Much of the science and healthcare news during these dire times has been disheartening. But there’s been at least one encouraging development: new COVID-19 vaccines are on track to be the fastest ever to market. And that accelerated pace might become the new normal.
Vaccine development: the process
New vaccines are approved through the Food and Drug Administration’s Center for Biologics Evaluation and Research during a process that typically follows the same clinical pathway as that of drugs and other biologics. Developers must submit an Investigational New Drug application to the FDA that describes the vaccine’s purpose, manufacturing process and quality control testing. Evidence for immunogenicity in animal testing and proposed clinical protocols for human testing are also included in the application.
The clinical development of the vaccine occurs in three phases:
- Phase 1 includes safety and immunogenicity studies performed on a small number of closely monitored human subjects.
- In Phase 2, the vaccine undergoes dose-ranging studies on hundreds of participants.
- Phase 3 trials are typically run on thousands of test subjects, providing critical documentation of effectiveness and the safety data needed for licensing.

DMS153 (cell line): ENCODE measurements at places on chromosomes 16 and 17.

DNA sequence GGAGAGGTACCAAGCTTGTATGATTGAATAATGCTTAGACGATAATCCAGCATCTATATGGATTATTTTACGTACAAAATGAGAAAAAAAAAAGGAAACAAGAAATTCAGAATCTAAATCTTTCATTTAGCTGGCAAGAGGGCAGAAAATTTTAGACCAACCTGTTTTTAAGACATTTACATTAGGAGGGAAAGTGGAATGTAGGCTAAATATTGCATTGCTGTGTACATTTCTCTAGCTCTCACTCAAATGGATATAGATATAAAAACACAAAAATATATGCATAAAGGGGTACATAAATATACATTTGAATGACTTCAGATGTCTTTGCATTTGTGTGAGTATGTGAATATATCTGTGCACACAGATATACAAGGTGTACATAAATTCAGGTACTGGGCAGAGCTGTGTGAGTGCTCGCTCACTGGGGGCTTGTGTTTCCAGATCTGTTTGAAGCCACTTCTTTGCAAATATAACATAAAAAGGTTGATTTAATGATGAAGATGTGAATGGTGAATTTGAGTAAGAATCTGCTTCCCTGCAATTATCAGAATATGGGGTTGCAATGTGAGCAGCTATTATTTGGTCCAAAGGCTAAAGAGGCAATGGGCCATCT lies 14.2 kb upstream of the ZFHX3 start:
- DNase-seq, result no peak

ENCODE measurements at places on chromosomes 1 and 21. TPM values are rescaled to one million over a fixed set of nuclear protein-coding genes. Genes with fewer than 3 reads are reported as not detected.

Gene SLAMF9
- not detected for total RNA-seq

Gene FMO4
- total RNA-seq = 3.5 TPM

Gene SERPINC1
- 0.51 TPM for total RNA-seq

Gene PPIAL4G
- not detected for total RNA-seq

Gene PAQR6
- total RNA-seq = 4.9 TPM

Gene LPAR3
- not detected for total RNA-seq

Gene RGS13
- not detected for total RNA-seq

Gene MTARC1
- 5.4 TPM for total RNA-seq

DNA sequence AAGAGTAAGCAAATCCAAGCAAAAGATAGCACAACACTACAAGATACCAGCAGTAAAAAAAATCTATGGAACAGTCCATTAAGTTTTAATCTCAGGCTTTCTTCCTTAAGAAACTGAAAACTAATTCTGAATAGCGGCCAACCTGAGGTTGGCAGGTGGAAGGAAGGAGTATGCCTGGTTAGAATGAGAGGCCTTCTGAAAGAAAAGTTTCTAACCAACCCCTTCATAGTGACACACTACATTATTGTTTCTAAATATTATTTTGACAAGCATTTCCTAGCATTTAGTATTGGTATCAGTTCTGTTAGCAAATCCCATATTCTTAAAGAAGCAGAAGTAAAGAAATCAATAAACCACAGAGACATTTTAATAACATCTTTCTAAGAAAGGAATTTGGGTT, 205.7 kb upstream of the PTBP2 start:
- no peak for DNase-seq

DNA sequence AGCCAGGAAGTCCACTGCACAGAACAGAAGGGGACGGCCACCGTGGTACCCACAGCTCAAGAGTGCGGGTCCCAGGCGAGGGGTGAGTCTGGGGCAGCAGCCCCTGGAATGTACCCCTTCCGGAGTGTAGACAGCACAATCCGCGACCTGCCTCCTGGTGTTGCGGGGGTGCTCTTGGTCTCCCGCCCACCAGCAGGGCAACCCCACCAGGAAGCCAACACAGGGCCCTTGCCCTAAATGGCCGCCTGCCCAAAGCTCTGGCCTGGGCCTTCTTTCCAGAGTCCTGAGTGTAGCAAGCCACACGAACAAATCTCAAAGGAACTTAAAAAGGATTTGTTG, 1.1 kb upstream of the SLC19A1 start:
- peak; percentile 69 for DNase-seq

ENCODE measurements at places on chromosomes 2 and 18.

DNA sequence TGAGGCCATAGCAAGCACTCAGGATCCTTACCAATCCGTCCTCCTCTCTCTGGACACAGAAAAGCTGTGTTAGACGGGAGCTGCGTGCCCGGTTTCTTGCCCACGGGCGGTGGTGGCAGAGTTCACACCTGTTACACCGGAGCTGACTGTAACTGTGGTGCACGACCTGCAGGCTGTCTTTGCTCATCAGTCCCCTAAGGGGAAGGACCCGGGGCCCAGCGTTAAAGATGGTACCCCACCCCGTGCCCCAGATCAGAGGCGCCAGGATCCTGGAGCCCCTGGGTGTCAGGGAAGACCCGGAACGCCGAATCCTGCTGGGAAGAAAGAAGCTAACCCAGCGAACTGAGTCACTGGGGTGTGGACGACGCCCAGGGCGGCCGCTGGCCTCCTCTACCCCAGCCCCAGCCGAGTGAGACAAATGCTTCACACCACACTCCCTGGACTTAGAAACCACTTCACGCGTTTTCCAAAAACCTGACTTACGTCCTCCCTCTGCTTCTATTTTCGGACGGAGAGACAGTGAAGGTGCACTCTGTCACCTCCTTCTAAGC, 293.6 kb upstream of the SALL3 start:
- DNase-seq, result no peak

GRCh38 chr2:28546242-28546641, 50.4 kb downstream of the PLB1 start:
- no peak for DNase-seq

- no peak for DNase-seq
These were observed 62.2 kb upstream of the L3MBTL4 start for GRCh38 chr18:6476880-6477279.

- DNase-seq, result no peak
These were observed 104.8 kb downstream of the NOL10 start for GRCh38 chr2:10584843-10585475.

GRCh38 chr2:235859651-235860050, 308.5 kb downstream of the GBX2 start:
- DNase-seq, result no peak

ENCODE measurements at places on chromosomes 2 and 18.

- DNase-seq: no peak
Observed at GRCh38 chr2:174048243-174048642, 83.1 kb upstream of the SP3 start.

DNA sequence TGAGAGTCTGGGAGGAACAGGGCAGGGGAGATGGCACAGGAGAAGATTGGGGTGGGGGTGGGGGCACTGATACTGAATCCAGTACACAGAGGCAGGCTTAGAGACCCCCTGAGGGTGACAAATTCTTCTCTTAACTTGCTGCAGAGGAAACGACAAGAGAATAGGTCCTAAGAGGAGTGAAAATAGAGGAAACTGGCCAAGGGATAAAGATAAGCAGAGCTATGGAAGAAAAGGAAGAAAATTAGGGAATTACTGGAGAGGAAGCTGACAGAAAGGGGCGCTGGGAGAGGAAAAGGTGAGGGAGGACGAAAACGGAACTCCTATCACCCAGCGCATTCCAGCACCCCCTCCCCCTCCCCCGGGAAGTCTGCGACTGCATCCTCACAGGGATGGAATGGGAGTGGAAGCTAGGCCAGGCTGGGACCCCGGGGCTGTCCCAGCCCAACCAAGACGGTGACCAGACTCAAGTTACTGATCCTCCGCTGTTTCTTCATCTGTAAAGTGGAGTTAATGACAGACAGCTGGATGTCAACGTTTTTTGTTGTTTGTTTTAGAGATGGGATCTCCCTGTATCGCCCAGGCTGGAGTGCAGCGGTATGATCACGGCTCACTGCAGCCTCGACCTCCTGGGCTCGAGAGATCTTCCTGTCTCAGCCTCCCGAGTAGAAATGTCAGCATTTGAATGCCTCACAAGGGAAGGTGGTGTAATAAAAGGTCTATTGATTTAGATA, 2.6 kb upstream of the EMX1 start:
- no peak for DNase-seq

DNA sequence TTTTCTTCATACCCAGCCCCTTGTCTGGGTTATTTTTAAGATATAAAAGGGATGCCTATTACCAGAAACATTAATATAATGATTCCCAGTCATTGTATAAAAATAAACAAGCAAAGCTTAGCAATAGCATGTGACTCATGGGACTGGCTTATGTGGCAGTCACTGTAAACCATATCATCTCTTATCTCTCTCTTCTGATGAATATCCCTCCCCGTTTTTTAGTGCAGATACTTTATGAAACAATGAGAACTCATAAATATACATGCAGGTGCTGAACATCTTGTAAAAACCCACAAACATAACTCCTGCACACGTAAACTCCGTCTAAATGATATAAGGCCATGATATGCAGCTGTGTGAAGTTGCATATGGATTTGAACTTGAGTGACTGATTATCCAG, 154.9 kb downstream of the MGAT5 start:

After the phased clinical trials, vaccine developers submit a Biologics Licensing Application, which provides the reviewing team (comprised of biostatisticians, chemists, microbiologists and medical officers at the FDA) with the information they need to make a risk/benefit assessment. This team then either recommends the vaccine for approval or denies the application.
The entire process typically takes about 10 years, according to the history of vaccines information provided by the College of Physicians of Philadelphia (PA, USA).
But that may be about to change.
COVID-19 vaccine development
Whether due to the global, catastrophic reach of this pandemic, or to new scientific breakthroughs in genomics and structural biology, the development of a vaccine is proceeding at a record-breaking pace. The National Institutes of Health (NIH; MA, USA) originally predicted a new vaccine would take about 100 days from genetic sequencing to clinical trial. But the first clinical trial began on March 16, 2020 — just 66 days after scientists first received the virus’s genetic sequence. This demonstrates the very real possibility of significantly shortening the industry standard timeframe, not just for the coronavirus vaccine, but for others. The National Institute of Allergy and Infectious Diseases (NIAID; MA, USA) head Dr Anthony Fauci estimated that a COVID-19 vaccine could be ready in 12–18 months.
This accelerated timeline may have been achieved sooner if the Severe Acute Respiratory Syndrome (SARS) and Middle East Respiratory Syndrome (MERS) outbreaks had been a more significant threat and thus received more attention. It took about 20 months to develop a SARS vaccine in 2002, but research and funding dried up after those outbreaks subsided. According to many infectious disease experts — such as Vincent Racaniello, a Columbia University professor (NY, USA) — if work had continued on these vaccines between pandemics, the scientific community would be closer to a solution for today’s pandemic.